Thursday, June 14, 2007

William Henry Chandler: Discovery and Homage


About three years ago, I took an antique walnut frame into a local frame shop for repair. The owner and I started talking about the many restorations of old paintings he was doing--including some lovely pieces from the Hudson Valley School, an early 20th century movement that focused primarily on landscape themes.

When I returned to the house, I remembered a pastel in my office that was one of the few things of my father's that I had inherited. It was a long, narrow fall landscape that my mother had had reframed in a heavy gold gilded frame. Mother was the art lover in our house. But this piece I knew was my dad's.

I went to my office and looked at the painting, now perched on the credenza. The painting had been tucked away, hung in a hallway in my home growing up. It later achieved prominence when it was hung over the mantel at my mother's condominium until her death.

I had always liked the simplicity of the scene, and especially the glow of the fire warming folks on a fall evening. But where I had always wondered had the scene had been painted? Maybe it was Hudson Valley School.

I scanned the piece and for the first time, found a signature: CHANDLER in a round cursive at the bottom left.William Henry Chandler, it turns out ( 1854-1928 ) is considered by some as American's foremost pastel artist. William was born in New Jersey to a deeply religious family, and like the Impressionist, Lautrec, had a lifelong limp from a childhood accident. As a young man, he moved to Chicago and worked as a cameo engraver ( all the rage at the time ). Chandler married there, but chose to leave after the death of his first wife, Jennie, and their youngest child, Nellie.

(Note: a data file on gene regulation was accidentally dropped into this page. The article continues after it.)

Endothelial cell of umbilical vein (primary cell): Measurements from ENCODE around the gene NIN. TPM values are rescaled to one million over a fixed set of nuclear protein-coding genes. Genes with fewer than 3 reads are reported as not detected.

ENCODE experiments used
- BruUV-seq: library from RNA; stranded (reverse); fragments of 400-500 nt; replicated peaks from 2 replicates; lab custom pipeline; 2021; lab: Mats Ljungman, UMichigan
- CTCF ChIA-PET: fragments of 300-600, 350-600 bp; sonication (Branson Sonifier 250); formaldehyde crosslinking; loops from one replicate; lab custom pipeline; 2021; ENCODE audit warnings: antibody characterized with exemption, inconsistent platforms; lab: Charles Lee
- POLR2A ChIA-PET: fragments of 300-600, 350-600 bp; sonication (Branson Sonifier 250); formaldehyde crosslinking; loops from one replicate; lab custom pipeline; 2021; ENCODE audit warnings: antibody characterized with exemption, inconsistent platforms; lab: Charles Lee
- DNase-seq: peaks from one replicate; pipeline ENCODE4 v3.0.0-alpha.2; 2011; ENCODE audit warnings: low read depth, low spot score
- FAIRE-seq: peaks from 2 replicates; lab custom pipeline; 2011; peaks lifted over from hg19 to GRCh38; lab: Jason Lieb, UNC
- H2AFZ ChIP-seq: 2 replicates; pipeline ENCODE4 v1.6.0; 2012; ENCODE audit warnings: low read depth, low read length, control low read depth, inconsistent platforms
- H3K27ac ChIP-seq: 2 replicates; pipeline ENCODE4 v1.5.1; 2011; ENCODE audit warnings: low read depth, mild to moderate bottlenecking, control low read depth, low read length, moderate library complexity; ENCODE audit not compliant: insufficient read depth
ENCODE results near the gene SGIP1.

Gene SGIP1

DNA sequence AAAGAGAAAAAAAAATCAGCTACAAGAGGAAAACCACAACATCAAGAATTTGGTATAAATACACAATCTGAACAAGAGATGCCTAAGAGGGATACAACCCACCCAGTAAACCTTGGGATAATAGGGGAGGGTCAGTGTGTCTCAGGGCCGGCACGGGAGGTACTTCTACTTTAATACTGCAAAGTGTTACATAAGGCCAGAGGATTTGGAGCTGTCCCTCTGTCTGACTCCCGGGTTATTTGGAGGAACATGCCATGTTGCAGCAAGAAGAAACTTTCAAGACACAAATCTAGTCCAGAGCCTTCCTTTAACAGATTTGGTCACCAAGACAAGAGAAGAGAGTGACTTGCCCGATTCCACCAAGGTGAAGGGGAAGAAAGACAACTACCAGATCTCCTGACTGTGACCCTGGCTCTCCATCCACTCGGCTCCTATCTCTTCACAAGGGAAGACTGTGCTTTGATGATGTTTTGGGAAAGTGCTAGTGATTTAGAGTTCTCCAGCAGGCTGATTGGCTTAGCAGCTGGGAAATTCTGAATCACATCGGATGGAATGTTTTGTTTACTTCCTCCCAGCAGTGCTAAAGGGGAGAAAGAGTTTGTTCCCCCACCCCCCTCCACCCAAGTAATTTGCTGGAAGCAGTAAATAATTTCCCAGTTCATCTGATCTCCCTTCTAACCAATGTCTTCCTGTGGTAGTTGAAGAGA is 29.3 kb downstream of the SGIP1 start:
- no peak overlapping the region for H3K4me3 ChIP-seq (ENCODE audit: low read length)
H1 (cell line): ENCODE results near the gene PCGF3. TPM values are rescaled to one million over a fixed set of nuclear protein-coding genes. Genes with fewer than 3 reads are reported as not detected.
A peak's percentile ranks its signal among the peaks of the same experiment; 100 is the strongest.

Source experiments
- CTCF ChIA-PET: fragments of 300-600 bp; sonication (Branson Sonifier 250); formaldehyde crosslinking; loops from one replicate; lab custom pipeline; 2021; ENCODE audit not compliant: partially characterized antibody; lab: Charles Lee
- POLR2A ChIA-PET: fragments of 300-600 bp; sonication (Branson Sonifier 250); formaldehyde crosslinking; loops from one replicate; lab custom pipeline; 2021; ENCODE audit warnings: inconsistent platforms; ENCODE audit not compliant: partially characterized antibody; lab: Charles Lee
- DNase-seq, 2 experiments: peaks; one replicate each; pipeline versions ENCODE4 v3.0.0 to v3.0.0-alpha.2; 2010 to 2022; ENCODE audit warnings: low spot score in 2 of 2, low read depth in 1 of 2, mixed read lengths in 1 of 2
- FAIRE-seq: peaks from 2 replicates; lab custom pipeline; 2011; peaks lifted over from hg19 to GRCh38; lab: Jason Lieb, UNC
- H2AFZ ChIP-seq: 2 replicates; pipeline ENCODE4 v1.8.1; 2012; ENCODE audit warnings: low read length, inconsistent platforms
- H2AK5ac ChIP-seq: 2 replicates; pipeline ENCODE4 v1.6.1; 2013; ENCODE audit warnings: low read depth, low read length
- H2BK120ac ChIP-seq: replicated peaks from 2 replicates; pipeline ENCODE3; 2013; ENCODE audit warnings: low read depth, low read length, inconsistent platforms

Back in New York, Chandler began producing original art--an alternative to a very popular print trend with famous print makers like Currier & Ives. Most of his work was pastel landscapes featuring some form of water, mountains and another focal point like a cabin, mill, boat or cottage. I find it interesting to note that Chandler was always known for his humanitarian work. In Chicago, Chandler, a Methodist, worked with small children in a mission school, and while in New York, he worked with the poor in the Bowery.

I couldn't figure out how my dad would have bought a New York artist's work when we lived in the Midwest--and seldom even spoke about art. Then I found out that Chandler sold his original works to gift shops and department stores around the US and Canada--including Marshall Field's (the Saks Fifth Avenue of Chicago at that time). I'm guessing that my father's business partner bought the Chandler piece for my father for Christmas.

I've grown to love this piece of art. Last year, after a long look at the piece, I realized that the pastels were smeared onto the glass, probably from the jostling from moving it from my mother's. So, I found a restorer who painstakingly cleaned the piece. She took all of the loose pastel off of the glass, and cleaning the painting to the original sharpness of the colors Chandler had used 120 years ago.

When I brought the painting home after the restoration last week, I moved it from the office credenza in the upstairs office to the family room for all to see.

I guess that's my homage to Chandler-- and to my father.


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